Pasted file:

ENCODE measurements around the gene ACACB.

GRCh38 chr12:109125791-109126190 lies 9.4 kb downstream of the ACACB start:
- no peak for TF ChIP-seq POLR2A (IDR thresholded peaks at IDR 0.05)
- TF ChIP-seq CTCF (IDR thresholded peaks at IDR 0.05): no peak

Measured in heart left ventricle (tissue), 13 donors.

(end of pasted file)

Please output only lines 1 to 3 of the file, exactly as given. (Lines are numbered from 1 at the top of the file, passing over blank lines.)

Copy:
ENCODE measurements around the gene ACACB.

GRCh38 chr12:109125791-109126190 lies 9.4 kb downstream of the ACACB start:
- no peak for TF ChIP-seq POLR2A (IDR thresholded peaks at IDR 0.05)